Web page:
I like his work very much, and I'm about as strict a "it's gotta be representational art, dammit!" type as it gets. I have zero, zippo interest in or tolerance for stuff that requires no talent and gives no aesthetic value to the senses. So...for example, those "art" installations consisting of, say, videotapes of goldfish gaping at the camera while an hourglass trickles sand, and an operatic tenor wails (with pretentious titles, of course) are anathema.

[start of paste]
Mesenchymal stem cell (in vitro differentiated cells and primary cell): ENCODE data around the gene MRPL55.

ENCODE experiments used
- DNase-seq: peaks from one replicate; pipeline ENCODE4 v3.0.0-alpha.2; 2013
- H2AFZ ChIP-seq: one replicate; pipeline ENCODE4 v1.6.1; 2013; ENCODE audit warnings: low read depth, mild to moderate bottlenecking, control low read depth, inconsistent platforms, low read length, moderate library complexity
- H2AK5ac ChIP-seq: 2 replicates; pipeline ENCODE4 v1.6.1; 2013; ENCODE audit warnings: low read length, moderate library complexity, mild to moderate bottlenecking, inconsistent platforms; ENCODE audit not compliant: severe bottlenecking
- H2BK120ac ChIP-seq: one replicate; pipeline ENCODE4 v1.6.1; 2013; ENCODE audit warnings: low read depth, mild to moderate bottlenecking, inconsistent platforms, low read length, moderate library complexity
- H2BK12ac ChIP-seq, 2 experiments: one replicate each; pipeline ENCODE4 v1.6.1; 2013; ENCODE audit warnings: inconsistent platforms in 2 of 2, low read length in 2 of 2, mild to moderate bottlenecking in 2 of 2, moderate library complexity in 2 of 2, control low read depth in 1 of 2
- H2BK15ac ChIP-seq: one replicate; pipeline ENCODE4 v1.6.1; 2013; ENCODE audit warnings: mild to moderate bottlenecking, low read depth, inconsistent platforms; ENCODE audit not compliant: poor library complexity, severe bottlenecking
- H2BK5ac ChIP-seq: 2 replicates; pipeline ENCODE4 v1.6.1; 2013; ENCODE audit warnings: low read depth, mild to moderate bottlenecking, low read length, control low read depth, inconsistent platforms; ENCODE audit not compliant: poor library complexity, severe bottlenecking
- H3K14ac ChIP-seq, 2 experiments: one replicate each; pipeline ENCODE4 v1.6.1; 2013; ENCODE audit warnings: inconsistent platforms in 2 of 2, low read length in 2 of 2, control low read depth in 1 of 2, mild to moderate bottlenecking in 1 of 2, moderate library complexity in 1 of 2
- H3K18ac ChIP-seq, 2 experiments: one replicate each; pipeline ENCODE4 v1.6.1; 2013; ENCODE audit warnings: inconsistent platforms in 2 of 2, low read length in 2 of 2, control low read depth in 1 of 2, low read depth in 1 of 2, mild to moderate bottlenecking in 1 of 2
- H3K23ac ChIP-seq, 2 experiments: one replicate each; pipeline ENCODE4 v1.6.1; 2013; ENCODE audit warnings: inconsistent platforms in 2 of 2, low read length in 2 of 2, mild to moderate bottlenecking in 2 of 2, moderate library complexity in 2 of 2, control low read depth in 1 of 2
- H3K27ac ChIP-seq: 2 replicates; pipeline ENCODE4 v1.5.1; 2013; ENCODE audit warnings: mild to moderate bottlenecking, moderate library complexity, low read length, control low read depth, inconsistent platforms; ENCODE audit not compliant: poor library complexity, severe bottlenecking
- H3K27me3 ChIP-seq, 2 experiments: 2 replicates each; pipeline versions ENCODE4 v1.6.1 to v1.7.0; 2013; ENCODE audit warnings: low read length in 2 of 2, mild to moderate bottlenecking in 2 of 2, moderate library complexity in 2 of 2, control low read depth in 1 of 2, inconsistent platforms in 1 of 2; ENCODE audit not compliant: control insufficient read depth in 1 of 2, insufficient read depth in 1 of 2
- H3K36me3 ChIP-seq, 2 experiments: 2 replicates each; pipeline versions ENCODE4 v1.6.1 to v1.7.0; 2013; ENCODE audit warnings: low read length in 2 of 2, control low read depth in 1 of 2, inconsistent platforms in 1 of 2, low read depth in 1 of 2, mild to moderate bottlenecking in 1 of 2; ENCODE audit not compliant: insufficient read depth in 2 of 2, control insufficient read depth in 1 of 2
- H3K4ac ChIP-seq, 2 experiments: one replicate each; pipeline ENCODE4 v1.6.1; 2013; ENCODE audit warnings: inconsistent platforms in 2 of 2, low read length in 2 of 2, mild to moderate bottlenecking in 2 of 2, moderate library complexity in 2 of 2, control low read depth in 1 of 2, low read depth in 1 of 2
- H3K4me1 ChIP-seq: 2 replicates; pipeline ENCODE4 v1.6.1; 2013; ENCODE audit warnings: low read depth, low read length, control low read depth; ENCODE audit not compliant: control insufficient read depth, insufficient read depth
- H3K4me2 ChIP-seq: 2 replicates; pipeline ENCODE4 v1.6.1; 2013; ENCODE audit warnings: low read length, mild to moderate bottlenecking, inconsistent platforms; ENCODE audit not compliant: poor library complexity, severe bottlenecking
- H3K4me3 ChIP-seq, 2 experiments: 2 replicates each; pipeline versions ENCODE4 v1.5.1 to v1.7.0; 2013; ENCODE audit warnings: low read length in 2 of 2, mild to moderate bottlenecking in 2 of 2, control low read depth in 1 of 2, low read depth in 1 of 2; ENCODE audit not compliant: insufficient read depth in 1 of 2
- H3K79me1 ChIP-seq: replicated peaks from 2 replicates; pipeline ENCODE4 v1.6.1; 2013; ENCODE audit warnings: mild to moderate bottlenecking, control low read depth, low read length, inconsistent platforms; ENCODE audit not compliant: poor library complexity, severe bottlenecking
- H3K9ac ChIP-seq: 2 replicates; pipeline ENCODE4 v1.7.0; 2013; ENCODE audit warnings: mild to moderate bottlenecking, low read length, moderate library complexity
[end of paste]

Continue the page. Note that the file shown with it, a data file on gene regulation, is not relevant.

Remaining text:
By contrast, Maruyama's work, to my perception, shows an excellent - perhaps brilliant - eye toward using a camera, time and plastic/fluid substances or beings in motion as his chosen media. His work is both evocative and aesthetically pleasing. In fact, I would call it painterly (and I'm really trying not to sound pretentious here... I'm a former professional illustrator -- and I did take an art appreciation course as an undergrad.